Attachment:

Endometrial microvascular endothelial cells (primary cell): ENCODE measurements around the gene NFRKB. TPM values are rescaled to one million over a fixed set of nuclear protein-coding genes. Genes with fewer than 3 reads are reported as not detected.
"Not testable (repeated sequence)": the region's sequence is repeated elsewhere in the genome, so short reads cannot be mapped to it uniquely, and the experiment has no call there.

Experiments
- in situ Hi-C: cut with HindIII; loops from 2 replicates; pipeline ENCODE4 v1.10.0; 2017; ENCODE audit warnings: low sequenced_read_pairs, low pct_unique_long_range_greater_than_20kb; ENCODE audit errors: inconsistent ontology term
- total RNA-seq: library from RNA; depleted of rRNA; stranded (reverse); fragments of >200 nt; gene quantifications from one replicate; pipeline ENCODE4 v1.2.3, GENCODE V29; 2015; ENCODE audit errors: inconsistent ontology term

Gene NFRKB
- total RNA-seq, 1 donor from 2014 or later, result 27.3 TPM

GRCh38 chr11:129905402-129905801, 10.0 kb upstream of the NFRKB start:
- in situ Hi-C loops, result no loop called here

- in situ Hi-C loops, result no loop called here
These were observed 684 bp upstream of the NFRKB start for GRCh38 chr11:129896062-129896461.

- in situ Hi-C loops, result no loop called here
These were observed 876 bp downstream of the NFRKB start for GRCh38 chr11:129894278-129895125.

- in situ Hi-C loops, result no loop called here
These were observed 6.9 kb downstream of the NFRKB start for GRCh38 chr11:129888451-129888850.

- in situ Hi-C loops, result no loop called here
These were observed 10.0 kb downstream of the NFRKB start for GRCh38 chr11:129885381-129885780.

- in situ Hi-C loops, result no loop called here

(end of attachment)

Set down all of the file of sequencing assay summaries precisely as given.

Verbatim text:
Endometrial microvascular endothelial cells (primary cell): ENCODE measurements around the gene NFRKB. TPM values are rescaled to one million over a fixed set of nuclear protein-coding genes. Genes with fewer than 3 reads are reported as not detected.
"Not testable (repeated sequence)": the region's sequence is repeated elsewhere in the genome, so short reads cannot be mapped to it uniquely, and the experiment has no call there.

Experiments
- in situ Hi-C: cut with HindIII; loops from 2 replicates; pipeline ENCODE4 v1.10.0; 2017; ENCODE audit warnings: low sequenced_read_pairs, low pct_unique_long_range_greater_than_20kb; ENCODE audit errors: inconsistent ontology term
- total RNA-seq: library from RNA; depleted of rRNA; stranded (reverse); fragments of >200 nt; gene quantifications from one replicate; pipeline ENCODE4 v1.2.3, GENCODE V29; 2015; ENCODE audit errors: inconsistent ontology term

Gene NFRKB
- total RNA-seq, 1 donor from 2014 or later, result 27.3 TPM

GRCh38 chr11:129905402-129905801, 10.0 kb upstream of the NFRKB start:
- in situ Hi-C loops, result no loop called here

- in situ Hi-C loops, result no loop called here
These were observed 684 bp upstream of the NFRKB start for GRCh38 chr11:129896062-129896461.

- in situ Hi-C loops, result no loop called here
These were observed 876 bp downstream of the NFRKB start for GRCh38 chr11:129894278-129895125.

- in situ Hi-C loops, result no loop called here
These were observed 6.9 kb downstream of the NFRKB start for GRCh38 chr11:129888451-129888850.

- in situ Hi-C loops, result no loop called here
These were observed 10.0 kb downstream of the NFRKB start for GRCh38 chr11:129885381-129885780.

- in situ Hi-C loops, result no loop called here